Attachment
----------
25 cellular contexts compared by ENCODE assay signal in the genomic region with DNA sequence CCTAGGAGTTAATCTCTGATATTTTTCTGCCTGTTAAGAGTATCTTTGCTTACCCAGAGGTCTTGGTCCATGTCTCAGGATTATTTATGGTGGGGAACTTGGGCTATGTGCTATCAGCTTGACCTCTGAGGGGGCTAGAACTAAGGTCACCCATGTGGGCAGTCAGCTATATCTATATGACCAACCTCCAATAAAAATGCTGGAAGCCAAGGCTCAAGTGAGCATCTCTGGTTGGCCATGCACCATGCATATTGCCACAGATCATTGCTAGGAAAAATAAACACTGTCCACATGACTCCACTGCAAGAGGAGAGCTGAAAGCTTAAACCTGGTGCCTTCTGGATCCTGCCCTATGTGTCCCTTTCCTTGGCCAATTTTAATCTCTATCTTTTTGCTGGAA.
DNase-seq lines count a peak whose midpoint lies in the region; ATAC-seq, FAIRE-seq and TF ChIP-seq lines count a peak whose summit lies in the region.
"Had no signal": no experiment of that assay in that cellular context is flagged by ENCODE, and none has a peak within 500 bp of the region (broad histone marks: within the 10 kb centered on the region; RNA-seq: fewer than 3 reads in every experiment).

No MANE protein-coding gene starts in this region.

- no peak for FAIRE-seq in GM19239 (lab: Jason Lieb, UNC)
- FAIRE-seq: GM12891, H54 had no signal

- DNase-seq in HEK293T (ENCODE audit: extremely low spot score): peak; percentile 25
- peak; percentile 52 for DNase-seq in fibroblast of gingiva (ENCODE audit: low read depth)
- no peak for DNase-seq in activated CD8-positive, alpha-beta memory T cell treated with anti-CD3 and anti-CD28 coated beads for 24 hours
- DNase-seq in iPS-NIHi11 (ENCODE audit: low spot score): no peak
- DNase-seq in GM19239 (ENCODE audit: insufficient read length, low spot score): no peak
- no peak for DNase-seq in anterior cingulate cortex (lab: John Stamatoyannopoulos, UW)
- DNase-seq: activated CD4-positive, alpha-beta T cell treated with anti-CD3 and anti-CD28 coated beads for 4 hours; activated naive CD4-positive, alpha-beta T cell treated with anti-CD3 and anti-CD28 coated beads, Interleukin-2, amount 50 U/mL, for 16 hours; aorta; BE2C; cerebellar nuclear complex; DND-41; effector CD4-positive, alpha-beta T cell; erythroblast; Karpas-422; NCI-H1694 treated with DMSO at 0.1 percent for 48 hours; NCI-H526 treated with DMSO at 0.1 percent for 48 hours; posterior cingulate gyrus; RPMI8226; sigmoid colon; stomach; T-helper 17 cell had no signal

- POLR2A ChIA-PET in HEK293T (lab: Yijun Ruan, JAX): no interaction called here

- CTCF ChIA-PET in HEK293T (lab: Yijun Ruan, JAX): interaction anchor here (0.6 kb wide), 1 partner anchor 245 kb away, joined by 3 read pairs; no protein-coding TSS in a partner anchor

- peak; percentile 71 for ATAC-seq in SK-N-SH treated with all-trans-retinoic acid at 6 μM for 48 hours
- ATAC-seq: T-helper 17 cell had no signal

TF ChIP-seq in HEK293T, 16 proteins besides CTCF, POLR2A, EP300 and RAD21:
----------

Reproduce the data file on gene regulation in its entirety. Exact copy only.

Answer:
25 cellular contexts compared by ENCODE assay signal in the genomic region with DNA sequence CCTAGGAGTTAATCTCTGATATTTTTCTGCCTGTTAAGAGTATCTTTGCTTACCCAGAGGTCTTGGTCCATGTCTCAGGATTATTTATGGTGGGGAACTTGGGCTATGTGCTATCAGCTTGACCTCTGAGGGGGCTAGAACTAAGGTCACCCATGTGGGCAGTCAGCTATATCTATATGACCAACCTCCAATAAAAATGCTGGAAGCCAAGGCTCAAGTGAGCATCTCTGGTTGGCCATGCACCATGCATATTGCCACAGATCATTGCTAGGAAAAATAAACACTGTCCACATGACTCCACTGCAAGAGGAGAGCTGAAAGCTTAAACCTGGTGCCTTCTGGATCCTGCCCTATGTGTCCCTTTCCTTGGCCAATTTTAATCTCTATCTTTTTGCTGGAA.
DNase-seq lines count a peak whose midpoint lies in the region; ATAC-seq, FAIRE-seq and TF ChIP-seq lines count a peak whose summit lies in the region.
"Had no signal": no experiment of that assay in that cellular context is flagged by ENCODE, and none has a peak within 500 bp of the region (broad histone marks: within the 10 kb centered on the region; RNA-seq: fewer than 3 reads in every experiment).

No MANE protein-coding gene starts in this region.

- no peak for FAIRE-seq in GM19239 (lab: Jason Lieb, UNC)
- FAIRE-seq: GM12891, H54 had no signal

- DNase-seq in HEK293T (ENCODE audit: extremely low spot score): peak; percentile 25
- peak; percentile 52 for DNase-seq in fibroblast of gingiva (ENCODE audit: low read depth)
- no peak for DNase-seq in activated CD8-positive, alpha-beta memory T cell treated with anti-CD3 and anti-CD28 coated beads for 24 hours
- DNase-seq in iPS-NIHi11 (ENCODE audit: low spot score): no peak
- DNase-seq in GM19239 (ENCODE audit: insufficient read length, low spot score): no peak
- no peak for DNase-seq in anterior cingulate cortex (lab: John Stamatoyannopoulos, UW)
- DNase-seq: activated CD4-positive, alpha-beta T cell treated with anti-CD3 and anti-CD28 coated beads for 4 hours; activated naive CD4-positive, alpha-beta T cell treated with anti-CD3 and anti-CD28 coated beads, Interleukin-2, amount 50 U/mL, for 16 hours; aorta; BE2C; cerebellar nuclear complex; DND-41; effector CD4-positive, alpha-beta T cell; erythroblast; Karpas-422; NCI-H1694 treated with DMSO at 0.1 percent for 48 hours; NCI-H526 treated with DMSO at 0.1 percent for 48 hours; posterior cingulate gyrus; RPMI8226; sigmoid colon; stomach; T-helper 17 cell had no signal

- POLR2A ChIA-PET in HEK293T (lab: Yijun Ruan, JAX): no interaction called here

- CTCF ChIA-PET in HEK293T (lab: Yijun Ruan, JAX): interaction anchor here (0.6 kb wide), 1 partner anchor 245 kb away, joined by 3 read pairs; no protein-coding TSS in a partner anchor

- peak; percentile 71 for ATAC-seq in SK-N-SH treated with all-trans-retinoic acid at 6 μM for 48 hours
- ATAC-seq: T-helper 17 cell had no signal

TF ChIP-seq in HEK293T, 16 proteins besides CTCF, POLR2A, EP300 and RAD21: